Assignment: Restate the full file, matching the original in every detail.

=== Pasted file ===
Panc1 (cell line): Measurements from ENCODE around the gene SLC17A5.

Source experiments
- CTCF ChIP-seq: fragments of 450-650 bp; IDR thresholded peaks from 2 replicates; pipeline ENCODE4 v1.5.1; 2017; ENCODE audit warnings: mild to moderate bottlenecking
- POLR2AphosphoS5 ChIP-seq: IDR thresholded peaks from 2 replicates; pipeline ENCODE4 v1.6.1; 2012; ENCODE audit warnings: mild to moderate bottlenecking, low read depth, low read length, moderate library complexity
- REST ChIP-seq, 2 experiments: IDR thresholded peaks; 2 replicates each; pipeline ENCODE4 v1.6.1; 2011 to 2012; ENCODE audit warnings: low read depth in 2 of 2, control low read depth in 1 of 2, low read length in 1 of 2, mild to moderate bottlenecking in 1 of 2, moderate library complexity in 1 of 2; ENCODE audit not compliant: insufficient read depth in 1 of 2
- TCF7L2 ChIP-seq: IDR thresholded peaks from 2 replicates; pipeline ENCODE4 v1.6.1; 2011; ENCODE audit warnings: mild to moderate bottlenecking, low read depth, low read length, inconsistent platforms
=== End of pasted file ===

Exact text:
Panc1 (cell line): Measurements from ENCODE around the gene SLC17A5.

Source experiments
- CTCF ChIP-seq: fragments of 450-650 bp; IDR thresholded peaks from 2 replicates; pipeline ENCODE4 v1.5.1; 2017; ENCODE audit warnings: mild to moderate bottlenecking
- POLR2AphosphoS5 ChIP-seq: IDR thresholded peaks from 2 replicates; pipeline ENCODE4 v1.6.1; 2012; ENCODE audit warnings: mild to moderate bottlenecking, low read depth, low read length, moderate library complexity
- REST ChIP-seq, 2 experiments: IDR thresholded peaks; 2 replicates each; pipeline ENCODE4 v1.6.1; 2011 to 2012; ENCODE audit warnings: low read depth in 2 of 2, control low read depth in 1 of 2, low read length in 1 of 2, mild to moderate bottlenecking in 1 of 2, moderate library complexity in 1 of 2; ENCODE audit not compliant: insufficient read depth in 1 of 2
- TCF7L2 ChIP-seq: IDR thresholded peaks from 2 replicates; pipeline ENCODE4 v1.6.1; 2011; ENCODE audit warnings: mild to moderate bottlenecking, low read depth, low read length, inconsistent platforms